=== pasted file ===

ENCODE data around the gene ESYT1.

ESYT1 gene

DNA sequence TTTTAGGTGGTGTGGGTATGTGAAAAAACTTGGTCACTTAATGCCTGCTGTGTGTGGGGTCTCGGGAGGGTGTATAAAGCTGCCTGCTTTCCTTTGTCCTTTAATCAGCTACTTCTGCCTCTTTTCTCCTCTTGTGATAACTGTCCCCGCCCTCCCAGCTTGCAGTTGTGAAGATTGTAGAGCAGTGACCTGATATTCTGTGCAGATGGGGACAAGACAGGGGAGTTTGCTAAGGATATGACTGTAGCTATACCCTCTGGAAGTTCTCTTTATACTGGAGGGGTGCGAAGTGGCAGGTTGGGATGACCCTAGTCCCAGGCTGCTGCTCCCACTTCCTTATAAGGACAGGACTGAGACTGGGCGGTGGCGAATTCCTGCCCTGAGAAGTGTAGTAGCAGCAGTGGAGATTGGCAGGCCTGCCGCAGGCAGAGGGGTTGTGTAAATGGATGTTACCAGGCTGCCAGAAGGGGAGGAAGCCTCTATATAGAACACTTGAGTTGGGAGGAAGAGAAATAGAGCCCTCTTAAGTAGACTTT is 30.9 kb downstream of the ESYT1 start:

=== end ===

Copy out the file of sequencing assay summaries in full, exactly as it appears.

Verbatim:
ENCODE data around the gene ESYT1.

ESYT1 gene

DNA sequence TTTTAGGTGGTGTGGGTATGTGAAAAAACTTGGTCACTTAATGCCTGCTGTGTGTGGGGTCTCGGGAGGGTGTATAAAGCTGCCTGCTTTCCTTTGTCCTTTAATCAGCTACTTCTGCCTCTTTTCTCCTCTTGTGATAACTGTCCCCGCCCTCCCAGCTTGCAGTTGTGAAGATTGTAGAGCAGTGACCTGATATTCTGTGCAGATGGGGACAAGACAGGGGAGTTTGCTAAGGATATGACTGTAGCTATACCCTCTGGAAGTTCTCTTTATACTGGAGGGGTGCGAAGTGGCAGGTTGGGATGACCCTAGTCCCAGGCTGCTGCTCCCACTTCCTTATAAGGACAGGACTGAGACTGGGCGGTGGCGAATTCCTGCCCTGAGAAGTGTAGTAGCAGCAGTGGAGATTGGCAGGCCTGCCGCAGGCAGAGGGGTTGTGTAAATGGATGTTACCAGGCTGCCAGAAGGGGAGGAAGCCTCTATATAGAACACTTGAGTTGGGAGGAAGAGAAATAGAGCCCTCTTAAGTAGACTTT is 30.9 kb downstream of the ESYT1 start: